FIG. 10 shows a bicycle which has a tubular frame upon which is mounted a foot operational pedal assembly, a front wheel and two rear wheels. The frame includes a handlebar assembly on which is mounted an electrical switch. The electrical switch is connected by a conductor to a battery. The battery is connected by a cable to the hub motor assembly of FIG. 1. The hub motor assembly is shown mounted in conjunction with the front wheel. However, the hub motor assembly could be mounted in conjunction with the rear wheel as well.
 Although the hub motor of the present invention has been found to have particular utility in conjunction with electrically operated bicycles, the motor is also deemed to have utility of other applications such as operating of a scooter, moped, tricycle, wheelchair and other types of manually operated wheeled vehicles as well as within other environments not discussed herein.
 FIG. 11 shows an exemplary electric car with hub-wheel motors. The vehicle is called Alias, available from ZAP, Inc. of Santa Rosa, Calif. The Alias is 100% electric, 100% of the time. Recharging is simple and effortless via any 110V outlet at home or on the road. The Alias has aerodynamic contours, low profile, wide stance with double-wishbone suspension, and sport styling.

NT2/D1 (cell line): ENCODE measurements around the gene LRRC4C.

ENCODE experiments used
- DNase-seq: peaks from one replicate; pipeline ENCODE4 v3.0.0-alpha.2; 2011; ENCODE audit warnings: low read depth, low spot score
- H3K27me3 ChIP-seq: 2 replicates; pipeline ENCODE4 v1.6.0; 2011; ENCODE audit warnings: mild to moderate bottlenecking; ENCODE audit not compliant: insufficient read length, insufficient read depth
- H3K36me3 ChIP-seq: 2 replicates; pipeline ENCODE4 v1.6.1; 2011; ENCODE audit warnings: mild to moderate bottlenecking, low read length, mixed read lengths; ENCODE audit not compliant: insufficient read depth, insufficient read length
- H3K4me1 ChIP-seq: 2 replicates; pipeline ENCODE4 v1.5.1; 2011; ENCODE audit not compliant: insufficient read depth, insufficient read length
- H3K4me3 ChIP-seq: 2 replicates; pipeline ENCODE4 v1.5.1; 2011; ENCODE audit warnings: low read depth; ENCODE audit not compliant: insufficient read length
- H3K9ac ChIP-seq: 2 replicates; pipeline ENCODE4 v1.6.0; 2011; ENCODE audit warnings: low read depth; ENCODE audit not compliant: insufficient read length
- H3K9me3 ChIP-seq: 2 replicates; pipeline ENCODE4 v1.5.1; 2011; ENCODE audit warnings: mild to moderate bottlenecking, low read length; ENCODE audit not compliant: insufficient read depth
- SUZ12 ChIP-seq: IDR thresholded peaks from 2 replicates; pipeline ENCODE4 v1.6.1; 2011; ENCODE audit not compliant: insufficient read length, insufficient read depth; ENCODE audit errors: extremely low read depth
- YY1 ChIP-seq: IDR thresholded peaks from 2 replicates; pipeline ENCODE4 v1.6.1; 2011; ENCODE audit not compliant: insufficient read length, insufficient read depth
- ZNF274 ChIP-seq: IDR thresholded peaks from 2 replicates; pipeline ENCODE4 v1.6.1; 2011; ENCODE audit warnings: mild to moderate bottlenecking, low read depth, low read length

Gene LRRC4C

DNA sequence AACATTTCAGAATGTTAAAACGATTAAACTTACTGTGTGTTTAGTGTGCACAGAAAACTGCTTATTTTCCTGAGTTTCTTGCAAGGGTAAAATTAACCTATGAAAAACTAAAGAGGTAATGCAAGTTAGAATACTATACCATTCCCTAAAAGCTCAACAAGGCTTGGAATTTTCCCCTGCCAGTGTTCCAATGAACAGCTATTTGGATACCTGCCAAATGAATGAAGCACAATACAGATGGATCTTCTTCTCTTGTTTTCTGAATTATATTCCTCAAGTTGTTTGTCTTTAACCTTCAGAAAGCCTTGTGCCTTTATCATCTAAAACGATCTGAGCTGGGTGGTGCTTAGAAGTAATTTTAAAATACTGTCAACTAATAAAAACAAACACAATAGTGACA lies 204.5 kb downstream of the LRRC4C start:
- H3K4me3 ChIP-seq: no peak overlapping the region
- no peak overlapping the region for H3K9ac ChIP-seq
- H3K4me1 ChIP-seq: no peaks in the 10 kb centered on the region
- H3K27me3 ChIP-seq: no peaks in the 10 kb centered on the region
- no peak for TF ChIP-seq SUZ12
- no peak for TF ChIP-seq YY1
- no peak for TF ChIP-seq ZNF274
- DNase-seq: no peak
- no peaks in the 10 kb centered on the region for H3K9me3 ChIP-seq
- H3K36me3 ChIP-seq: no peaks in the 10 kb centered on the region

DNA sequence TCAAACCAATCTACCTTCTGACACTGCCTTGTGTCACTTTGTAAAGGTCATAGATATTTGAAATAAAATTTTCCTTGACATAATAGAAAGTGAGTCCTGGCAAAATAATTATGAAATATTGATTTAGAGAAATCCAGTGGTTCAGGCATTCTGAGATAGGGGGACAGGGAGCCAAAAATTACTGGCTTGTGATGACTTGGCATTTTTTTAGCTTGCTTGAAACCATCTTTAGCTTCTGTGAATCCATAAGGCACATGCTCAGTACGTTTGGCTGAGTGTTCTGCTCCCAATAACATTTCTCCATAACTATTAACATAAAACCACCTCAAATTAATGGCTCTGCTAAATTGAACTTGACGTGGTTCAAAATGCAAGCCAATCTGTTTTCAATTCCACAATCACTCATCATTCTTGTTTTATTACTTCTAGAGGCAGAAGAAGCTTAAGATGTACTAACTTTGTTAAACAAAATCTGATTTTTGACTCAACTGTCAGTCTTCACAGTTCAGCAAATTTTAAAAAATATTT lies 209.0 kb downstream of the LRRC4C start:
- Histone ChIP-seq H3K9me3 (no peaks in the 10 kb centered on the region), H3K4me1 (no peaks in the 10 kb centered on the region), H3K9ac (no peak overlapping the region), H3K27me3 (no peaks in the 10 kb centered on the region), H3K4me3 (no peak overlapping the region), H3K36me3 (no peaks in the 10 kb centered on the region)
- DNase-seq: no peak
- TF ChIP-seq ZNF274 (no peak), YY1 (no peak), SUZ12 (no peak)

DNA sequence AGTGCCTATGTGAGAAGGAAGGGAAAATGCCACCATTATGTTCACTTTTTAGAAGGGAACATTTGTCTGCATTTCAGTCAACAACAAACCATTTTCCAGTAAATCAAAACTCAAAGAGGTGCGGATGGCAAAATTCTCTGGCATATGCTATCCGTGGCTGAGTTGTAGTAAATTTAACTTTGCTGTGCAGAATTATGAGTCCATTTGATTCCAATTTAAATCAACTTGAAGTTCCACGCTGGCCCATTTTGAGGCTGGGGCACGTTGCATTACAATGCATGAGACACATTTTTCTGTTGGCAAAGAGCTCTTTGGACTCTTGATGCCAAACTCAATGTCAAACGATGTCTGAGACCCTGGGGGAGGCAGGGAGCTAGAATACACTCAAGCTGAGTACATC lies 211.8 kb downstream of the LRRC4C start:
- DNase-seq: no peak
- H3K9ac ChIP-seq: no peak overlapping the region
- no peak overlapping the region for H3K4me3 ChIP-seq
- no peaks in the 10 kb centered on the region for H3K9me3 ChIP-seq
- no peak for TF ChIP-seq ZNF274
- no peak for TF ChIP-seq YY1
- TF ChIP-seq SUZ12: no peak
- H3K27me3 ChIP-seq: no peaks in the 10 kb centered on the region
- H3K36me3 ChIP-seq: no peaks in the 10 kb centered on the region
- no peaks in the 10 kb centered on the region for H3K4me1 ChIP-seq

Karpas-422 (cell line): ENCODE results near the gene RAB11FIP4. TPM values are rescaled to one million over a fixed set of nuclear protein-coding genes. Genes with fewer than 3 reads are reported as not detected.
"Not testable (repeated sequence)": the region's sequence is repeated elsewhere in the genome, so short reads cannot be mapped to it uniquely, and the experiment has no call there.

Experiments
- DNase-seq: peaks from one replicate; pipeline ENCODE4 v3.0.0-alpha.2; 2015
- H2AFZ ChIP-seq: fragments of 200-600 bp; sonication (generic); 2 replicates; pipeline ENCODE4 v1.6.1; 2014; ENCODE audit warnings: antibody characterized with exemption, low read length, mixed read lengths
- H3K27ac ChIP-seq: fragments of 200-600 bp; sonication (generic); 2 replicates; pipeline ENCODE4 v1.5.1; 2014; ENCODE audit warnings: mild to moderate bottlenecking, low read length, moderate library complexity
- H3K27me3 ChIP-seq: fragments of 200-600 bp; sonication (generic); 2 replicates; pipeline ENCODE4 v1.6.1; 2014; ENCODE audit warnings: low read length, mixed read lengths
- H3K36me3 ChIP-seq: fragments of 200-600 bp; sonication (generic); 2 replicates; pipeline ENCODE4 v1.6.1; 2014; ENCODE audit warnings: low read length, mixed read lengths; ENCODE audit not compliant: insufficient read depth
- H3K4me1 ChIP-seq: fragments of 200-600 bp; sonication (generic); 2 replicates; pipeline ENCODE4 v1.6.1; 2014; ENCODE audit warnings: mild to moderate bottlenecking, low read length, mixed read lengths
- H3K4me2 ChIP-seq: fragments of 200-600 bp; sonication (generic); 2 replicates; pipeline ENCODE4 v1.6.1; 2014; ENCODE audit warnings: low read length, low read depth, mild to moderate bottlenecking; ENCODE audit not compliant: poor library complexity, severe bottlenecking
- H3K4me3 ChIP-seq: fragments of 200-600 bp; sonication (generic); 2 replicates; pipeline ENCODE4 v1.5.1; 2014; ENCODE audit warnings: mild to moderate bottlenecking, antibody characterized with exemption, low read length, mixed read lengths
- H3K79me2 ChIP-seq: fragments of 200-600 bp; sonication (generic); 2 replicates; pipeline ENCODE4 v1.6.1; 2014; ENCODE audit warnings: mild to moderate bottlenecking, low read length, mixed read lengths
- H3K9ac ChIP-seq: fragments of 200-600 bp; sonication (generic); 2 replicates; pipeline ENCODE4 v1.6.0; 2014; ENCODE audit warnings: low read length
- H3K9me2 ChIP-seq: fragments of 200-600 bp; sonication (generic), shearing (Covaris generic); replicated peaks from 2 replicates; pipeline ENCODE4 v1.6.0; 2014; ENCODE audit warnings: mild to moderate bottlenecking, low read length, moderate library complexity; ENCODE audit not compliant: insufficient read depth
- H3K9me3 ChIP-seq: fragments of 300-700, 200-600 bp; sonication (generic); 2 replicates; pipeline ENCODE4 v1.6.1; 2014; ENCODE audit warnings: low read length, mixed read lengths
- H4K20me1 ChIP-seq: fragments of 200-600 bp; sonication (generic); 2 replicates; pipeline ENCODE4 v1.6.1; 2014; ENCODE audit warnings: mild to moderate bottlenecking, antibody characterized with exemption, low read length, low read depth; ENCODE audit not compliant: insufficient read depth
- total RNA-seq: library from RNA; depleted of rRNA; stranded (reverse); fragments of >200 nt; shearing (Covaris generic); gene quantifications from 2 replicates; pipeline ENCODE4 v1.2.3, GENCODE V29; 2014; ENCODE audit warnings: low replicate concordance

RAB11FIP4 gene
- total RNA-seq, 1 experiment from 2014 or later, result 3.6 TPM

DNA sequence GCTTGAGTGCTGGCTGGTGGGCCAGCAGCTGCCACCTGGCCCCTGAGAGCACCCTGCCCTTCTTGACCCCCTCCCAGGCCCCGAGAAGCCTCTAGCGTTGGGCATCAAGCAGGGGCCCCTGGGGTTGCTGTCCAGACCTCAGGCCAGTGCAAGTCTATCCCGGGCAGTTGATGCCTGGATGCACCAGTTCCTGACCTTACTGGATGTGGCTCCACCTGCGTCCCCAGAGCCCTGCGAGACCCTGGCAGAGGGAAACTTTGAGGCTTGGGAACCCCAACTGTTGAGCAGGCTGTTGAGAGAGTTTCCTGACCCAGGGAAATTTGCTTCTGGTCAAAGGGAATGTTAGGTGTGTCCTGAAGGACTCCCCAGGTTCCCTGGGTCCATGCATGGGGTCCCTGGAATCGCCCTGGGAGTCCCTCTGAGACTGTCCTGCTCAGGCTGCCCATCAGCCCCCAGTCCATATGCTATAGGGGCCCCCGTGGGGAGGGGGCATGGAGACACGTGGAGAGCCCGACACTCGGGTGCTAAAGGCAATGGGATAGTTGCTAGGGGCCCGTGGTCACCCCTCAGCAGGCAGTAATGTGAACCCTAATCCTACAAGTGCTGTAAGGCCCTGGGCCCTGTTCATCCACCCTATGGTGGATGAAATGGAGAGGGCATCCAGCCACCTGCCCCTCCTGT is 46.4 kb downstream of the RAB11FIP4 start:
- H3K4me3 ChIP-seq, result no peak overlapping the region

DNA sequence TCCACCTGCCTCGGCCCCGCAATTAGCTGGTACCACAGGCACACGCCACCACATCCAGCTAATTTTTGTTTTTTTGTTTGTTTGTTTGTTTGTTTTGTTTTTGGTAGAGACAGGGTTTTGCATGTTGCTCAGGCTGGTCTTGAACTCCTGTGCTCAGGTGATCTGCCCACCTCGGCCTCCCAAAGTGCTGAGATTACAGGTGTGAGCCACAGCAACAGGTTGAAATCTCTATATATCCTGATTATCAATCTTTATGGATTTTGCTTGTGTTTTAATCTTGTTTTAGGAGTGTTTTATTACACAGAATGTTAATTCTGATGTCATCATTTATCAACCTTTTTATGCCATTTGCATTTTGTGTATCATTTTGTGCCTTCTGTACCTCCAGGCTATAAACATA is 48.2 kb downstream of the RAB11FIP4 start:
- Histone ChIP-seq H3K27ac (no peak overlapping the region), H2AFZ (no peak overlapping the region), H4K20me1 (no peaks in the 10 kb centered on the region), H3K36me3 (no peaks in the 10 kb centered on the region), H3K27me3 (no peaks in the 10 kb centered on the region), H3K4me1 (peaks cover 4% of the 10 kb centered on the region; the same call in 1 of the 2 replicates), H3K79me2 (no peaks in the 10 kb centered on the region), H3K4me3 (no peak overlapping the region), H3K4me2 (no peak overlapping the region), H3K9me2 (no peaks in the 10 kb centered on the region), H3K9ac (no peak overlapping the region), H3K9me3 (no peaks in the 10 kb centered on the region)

FIG. 12 shows an exemplary truck with hub-wheel motors called ZAP Truck XL. Roomy, durable, rugged yet whisper quiet, the ZAPTRUCK XL is the affordable green solution for fleet operations. The electric truck is a utilitarian workhorse providing a roomy cab for two and a convertible bed/platform for moving up to 1600 lbs. of cargo during off-road use. The vehicle is ideal for corporate campuses, warehouses, universities, factories, municipal operations and around the ranch or farm.
 FIG. 13 shows an exemplary moped or scooter with hub-wheel motors called ZAPINO. The ZAPINO electric scooter is a great link between ZAP's personal transporters and 100% electric cars. Economical and non-pollutant, the ZAPINO is also powerful with an advanced 3000-watt brushless DC wheel motor, perfect for city commuting. Able to reach speeds of 30 mph, the ZAPINO keeps up with city traffic without contributing to city pollution. The motor creates more room on board for additional batteries. There are no belts or chains, which means a more enjoyable ride with less vibration, and smoother acceleration.